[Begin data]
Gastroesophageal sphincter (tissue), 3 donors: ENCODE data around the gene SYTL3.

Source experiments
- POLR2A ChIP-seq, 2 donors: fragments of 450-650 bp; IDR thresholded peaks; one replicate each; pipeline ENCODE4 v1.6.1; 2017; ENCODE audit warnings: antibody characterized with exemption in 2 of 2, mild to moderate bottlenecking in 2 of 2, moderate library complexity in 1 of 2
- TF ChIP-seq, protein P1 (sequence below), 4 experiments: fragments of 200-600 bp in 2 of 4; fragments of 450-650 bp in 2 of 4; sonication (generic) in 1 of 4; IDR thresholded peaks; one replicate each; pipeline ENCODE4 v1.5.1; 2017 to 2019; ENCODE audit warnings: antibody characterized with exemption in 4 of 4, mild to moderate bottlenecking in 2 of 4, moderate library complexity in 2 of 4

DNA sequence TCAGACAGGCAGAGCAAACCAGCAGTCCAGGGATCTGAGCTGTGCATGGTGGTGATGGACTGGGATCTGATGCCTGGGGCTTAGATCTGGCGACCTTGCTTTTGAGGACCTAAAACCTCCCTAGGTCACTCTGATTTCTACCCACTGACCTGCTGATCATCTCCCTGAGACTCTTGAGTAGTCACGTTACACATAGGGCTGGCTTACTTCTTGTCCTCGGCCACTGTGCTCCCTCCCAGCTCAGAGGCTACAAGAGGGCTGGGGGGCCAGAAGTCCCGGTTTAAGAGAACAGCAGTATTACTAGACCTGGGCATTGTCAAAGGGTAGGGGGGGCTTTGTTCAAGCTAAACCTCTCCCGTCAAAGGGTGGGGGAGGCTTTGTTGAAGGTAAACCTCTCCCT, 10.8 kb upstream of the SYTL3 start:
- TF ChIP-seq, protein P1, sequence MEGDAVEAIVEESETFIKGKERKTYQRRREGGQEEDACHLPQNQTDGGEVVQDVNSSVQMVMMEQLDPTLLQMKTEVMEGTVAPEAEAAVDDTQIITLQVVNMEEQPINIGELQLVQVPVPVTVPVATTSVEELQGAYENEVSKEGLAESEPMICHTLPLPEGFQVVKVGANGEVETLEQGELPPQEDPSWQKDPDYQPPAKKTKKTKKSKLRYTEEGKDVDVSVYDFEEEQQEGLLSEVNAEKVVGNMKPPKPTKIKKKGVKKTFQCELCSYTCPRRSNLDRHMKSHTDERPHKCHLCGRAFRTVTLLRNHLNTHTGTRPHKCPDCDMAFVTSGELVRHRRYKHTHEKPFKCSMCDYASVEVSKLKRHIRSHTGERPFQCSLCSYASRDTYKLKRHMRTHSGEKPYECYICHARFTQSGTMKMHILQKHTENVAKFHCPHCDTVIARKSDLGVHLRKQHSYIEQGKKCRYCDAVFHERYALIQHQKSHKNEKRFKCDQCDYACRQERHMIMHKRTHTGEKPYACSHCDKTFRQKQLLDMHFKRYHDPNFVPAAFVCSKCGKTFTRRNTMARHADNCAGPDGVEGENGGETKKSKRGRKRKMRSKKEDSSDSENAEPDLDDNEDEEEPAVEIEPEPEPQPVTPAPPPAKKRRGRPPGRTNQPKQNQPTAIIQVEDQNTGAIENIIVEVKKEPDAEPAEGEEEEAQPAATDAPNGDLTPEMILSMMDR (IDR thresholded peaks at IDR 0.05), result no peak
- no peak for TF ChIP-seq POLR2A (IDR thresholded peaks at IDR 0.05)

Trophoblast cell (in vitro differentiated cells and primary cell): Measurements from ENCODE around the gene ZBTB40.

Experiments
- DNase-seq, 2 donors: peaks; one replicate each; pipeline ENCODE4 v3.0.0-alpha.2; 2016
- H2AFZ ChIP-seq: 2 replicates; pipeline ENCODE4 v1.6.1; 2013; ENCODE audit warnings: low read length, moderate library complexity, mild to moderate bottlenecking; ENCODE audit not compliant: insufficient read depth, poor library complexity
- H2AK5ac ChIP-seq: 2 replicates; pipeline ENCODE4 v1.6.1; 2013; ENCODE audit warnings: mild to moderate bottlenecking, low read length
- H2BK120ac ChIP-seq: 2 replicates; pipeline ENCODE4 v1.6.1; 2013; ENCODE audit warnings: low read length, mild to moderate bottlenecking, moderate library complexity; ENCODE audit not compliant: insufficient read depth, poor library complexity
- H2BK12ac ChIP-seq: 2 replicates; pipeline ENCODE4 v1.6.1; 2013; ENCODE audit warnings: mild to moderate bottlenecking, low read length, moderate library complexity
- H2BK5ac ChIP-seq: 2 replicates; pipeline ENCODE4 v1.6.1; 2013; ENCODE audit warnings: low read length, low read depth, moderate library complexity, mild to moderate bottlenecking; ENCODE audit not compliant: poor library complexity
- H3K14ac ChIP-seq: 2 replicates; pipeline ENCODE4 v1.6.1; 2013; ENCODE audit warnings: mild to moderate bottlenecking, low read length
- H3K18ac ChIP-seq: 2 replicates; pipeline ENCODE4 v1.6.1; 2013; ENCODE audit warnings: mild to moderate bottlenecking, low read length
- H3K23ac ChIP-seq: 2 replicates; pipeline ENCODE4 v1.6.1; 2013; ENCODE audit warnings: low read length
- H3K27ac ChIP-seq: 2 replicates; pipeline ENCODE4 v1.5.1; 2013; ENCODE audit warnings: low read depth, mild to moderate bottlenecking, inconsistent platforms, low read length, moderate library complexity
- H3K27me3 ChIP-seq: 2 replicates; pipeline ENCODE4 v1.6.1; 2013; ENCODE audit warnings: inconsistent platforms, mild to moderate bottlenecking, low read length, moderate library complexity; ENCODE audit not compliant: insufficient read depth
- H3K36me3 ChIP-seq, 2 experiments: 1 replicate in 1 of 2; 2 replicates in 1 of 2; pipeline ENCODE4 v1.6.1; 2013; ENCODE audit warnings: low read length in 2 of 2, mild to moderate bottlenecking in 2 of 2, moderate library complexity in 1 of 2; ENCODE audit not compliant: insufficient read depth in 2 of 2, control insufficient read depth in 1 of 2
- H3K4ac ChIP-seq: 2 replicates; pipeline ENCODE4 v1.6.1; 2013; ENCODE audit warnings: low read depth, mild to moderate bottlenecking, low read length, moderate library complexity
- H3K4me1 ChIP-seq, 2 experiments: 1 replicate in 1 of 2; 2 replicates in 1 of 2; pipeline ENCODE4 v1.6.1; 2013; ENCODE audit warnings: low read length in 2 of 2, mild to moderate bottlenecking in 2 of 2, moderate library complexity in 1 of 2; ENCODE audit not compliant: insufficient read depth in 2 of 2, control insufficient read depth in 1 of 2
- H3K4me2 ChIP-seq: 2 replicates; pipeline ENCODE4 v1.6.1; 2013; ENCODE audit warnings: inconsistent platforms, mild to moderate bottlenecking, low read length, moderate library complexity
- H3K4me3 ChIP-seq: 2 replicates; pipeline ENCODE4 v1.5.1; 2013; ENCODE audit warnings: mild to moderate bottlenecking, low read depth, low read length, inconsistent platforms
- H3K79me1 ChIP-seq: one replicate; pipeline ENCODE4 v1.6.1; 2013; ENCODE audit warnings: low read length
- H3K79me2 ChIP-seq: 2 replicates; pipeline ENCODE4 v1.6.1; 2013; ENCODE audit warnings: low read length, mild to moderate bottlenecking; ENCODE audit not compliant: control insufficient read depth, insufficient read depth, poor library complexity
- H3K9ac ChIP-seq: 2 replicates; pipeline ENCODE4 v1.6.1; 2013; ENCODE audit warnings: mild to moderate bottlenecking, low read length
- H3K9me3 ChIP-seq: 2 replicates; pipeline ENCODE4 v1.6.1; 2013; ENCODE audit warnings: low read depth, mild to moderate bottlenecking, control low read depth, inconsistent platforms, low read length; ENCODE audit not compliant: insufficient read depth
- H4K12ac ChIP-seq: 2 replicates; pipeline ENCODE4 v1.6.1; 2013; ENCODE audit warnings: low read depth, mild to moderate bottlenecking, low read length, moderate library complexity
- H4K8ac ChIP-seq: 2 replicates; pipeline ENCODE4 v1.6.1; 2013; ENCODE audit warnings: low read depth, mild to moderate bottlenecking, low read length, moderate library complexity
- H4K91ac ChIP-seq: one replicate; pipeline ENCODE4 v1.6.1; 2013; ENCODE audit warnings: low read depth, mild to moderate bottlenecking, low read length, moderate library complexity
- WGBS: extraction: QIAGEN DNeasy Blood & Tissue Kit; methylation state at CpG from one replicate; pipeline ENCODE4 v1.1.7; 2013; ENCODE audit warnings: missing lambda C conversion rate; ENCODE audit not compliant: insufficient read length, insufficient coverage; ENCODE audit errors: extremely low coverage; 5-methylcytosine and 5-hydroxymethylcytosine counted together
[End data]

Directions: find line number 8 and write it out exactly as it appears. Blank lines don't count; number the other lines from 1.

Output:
Trophoblast cell (in vitro differentiated cells and primary cell): Measurements from ENCODE around the gene ZBTB40.